Improving resource efficiency as a contribution to sustainable development and a green economy is one of the most important challenges society is facing today. A challenge especially technology takes on because it opens up an important perspective to deal with scarce resources.
This year’s Climate Change Performance Index, published by Germanwatch, compared the climate protection efforts of 57 industrialized and emerging countries with the highest greenhouse gas emissions. On top of the ranking, we see countries like Sweden, Lithuania and Morocco. Germany ranks 22, one rank below the European average.
What do the countries heading the ranking exactly do differently? One aspect is the government’s function in implementing the right sustainability strategies supporting the research and development of green technologies that bring long-term improvements. And investing in technologies that are most promising to make a “green difference”.
The technological green innovations we are speaking of are:
Waste-to-energy and recycling management
First of all, it’s improving recycling management in cities and households. Take Sweden’s Waste-to-Energy programme for example, where 99% of non-recyclable waste from Swedish households is reused to generate heat and energy. There are now 32 of these plants generating heat for 810,000 households and electricity for 250,000 private homes. This has also greatly reduced the number of landfills, that have become an issue worldwide, especially due to the growing population.
Sustainable urban development and transportation
The importance of research and development for ecological innovations can be witnessed, again, in the nordic countries. After Stockholm and Copenhagen, in 2019 Oslo has won the title “European Green Capital”, honoring green urban achievements. Indicators for being a green city include local transport, biodiversity, air quality, waste management and noise.
Oslo has set itself very ambitious targets, being a car-free city by 2050, for which the city invests heavily in electro-mobility is just one of them.
All in all, in regard to sustainable urban development and transportation, the focus is on energy efficiency, eco-friendly transport and social inclusion.
Energy-efficient construction: ecological building is a growing market
Malmö has created two world-leading examples of sustainable building. According to Sweden.se the Bo01 is a constructed district that unites modern architecture with ecological sustainability, while Ekostaden Augustenborg is one of the largest investments in Europe in the ecological conversion of an existing residential area.
The environmentally friendly housing concepts in cities such as Malmö and other cities like Stockholm are proof of feasibility and that the necessary technologies are just waiting to be deployed. Sweden has ever since managed to establish a frontrunner position in the space, attracting talent, clean tech enterprises, architects and engineers from all over the world.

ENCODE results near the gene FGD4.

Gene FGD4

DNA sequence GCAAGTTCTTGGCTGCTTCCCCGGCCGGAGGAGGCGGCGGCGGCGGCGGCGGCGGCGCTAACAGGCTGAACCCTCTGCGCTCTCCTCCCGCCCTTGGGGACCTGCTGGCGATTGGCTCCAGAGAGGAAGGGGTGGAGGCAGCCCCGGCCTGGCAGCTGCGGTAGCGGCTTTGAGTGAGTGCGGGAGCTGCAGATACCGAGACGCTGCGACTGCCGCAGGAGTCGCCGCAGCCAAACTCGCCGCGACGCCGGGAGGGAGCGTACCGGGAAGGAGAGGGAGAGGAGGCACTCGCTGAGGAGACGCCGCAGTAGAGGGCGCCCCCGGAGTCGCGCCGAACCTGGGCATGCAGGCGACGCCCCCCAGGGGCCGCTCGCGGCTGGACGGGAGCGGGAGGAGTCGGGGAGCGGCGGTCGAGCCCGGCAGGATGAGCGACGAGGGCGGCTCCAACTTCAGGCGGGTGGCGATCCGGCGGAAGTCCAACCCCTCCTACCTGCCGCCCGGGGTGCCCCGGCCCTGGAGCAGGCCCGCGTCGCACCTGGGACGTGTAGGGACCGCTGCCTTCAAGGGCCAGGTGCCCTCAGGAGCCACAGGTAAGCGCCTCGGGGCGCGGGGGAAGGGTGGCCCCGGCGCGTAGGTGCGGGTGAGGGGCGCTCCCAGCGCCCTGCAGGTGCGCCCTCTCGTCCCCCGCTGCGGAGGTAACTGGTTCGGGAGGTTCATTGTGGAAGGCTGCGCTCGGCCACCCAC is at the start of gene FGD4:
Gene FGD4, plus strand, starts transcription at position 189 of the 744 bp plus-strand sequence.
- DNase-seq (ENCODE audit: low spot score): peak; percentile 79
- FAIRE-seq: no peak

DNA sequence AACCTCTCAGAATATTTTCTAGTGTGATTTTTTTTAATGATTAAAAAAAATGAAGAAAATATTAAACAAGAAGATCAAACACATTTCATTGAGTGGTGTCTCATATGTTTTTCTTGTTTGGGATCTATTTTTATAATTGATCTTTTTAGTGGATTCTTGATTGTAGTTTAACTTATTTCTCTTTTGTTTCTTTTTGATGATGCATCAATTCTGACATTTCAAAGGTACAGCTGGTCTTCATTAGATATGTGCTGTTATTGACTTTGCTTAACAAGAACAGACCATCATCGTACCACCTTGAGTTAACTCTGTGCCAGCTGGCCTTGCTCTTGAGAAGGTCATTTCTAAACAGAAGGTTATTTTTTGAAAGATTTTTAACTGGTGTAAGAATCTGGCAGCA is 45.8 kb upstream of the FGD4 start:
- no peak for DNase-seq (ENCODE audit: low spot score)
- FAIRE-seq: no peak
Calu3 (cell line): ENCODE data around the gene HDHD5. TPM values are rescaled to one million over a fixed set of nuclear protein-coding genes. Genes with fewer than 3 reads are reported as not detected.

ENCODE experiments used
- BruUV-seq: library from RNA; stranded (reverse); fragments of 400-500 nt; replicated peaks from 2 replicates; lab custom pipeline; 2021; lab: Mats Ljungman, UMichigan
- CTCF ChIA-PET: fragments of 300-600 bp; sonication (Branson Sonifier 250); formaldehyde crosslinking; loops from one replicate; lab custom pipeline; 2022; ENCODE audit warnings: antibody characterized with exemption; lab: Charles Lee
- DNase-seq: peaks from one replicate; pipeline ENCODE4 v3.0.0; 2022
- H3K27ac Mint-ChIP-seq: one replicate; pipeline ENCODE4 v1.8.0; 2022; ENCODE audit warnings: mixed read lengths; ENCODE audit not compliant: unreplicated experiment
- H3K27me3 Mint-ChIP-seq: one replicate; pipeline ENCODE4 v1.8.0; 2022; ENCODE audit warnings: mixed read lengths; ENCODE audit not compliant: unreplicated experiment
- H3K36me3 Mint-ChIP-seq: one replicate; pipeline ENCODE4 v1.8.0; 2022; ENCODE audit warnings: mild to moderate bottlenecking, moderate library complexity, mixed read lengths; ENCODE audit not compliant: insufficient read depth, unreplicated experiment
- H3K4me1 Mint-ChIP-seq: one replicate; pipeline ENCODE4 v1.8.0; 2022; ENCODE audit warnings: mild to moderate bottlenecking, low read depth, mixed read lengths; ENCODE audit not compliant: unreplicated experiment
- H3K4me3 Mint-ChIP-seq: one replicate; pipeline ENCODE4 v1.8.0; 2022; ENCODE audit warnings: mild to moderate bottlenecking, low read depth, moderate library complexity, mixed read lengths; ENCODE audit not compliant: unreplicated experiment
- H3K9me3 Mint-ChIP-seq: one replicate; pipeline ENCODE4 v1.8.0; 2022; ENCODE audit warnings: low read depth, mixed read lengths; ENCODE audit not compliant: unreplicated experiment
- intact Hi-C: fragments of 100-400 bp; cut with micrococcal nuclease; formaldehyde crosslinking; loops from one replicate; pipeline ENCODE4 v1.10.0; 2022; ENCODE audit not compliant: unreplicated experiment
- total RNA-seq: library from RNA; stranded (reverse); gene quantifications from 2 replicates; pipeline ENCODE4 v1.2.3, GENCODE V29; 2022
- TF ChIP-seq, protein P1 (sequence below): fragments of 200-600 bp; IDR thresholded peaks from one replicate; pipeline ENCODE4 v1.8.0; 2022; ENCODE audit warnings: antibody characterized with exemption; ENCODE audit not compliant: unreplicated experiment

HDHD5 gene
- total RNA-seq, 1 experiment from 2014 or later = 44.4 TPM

What about Germany?
Such ecological construction projects are rather rare in Germany and hardly planned in the near future although it is the strongest economy in Europe. This is not a surprise, considering that Germany finds it difficult to move towards a greener economy in general.
Eleven years ago, the federal government decided to reduce greenhouse gas emissions by at least 40 % by 2020 compared with 1990 levels. The current coalition agreement only aims to achieve the 2020 target “as far as possible”. The current climate protection report of the federal government only expects a reduction of greenhouse gas emissions by about 32 %.
Germany is still one of the ten countries with the world’s highest absolute greenhouse gas emissions and emission per capita hasn’t decreased since 2009. This is due, among other things, to the fact that Germany is the world’s largest user of coal and that the transport sector has not succeeded to reduce emissions since 1990.
Germany must drastically increase efforts. And now that Chancellor Merkel is about to leave, there is hope that she steps up for the climate goals, making the very much needed uncomfortable and unpopular decisions that might have held her back ever since.
Yes, supporting technology is crucial for moving towards a greener economy as proved by the cities heading international rankings and their progressive projects. Therefore the government needs to invest more into public research and development programs and tax measures that create incentives for the implementation of private sector programs.
The problem is more fundamental
But since the problem, at least in Germany, is more fundamental, first and foremost we need to commit and turn our goals into the actions they require to be achieved.
Germany has a long way to go. Failing the 2020 target would be devastating for Germany as a former leading country in climate protection and the signal it would send out into the world.